A wee bit of history

Eagles member Len Durham and tales from the past…

“It was a special pleasure to be at the gathering of the Eagle Pipers Society at the the Scots Guards Club in Edinburgh on 1 November.  My only previous visit was in 1973 (ie nearly 40 years ago) on my first trip to Scotland from my native South Africa.  At that time, I had particularly wanted to visit the Eagle because I had previously been the winner of the silver salver presented by the Eagle as the prize for the Marches at South Africa’s main solo contest, popularly known as the “100 Guineas”.

It was with some tridation that I ventured into the big wide world of Scottish piping for the first time. Coincidentally, the first person I introduced myself to happened to be Ronnie Ackroyd whose brother George (ex PM of the Black Watch) was the leading light in South African piping and my tutor at the time. Ronnie made me very welcome right away, although I was a bit surprised by having a set of pipes thrust on me and being told I had the floor for 10 minutes!  However well I might have played, it was nothing compared to the pleasure and to me complete novelty, in hearing some outstanding players who, I think, that night included Duncan Johnstone.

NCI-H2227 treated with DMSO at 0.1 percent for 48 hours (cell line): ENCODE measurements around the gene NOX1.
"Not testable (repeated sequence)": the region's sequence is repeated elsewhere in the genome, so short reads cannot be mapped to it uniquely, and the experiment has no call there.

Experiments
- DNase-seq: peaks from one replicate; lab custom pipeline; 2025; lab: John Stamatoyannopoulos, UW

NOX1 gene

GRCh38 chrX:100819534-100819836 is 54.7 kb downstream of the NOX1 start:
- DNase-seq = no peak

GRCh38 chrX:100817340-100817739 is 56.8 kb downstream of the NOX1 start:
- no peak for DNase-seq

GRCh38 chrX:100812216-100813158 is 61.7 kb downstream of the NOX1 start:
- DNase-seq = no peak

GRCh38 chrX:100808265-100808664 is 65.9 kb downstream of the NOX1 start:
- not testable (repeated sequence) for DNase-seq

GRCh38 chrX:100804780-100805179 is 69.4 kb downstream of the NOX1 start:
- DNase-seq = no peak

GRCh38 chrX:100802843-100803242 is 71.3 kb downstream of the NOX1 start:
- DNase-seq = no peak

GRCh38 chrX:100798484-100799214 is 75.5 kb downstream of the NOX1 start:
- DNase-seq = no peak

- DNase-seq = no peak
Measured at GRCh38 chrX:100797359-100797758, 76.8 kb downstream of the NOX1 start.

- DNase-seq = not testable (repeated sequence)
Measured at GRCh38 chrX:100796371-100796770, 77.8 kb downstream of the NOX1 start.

That night I was also introduced to George Stoddart.  A few years later that acquaintance became a firm friendship when George came to South Africa to take charge of the pipe bands at the Durban Tattoo I was the pipe major.  

My visit this year refreshed other connections to Edinburgh piping.  Captain John MacLellan was a frequent visitor to South Africa as a judge and tutor in the mid and late 1970s.  On several of his trips he was accompanied by Bunty, so I was delighted to to be able to meet Colin at the Eagle this year.  On one of his visits to Siuth Africa, John had described a cutting edge water trap which Colin had shown him – nothing more than a long tube inserted into the blowstick stock which is old hat these days but was very novel then. How things have moved on.  Bunty was very interested in Hector MacDonald – Hector the Hero – who had been in South Africa during the Boer War and was able to visit some of the Boer War battlefield sites associated with him.

The welcome this time was just as warm as on my first visit and we heard some good tunes.  I now live in London so hopefully it won’t be 40 years until the next one.”

Thanks Len and hope to see you back soon.

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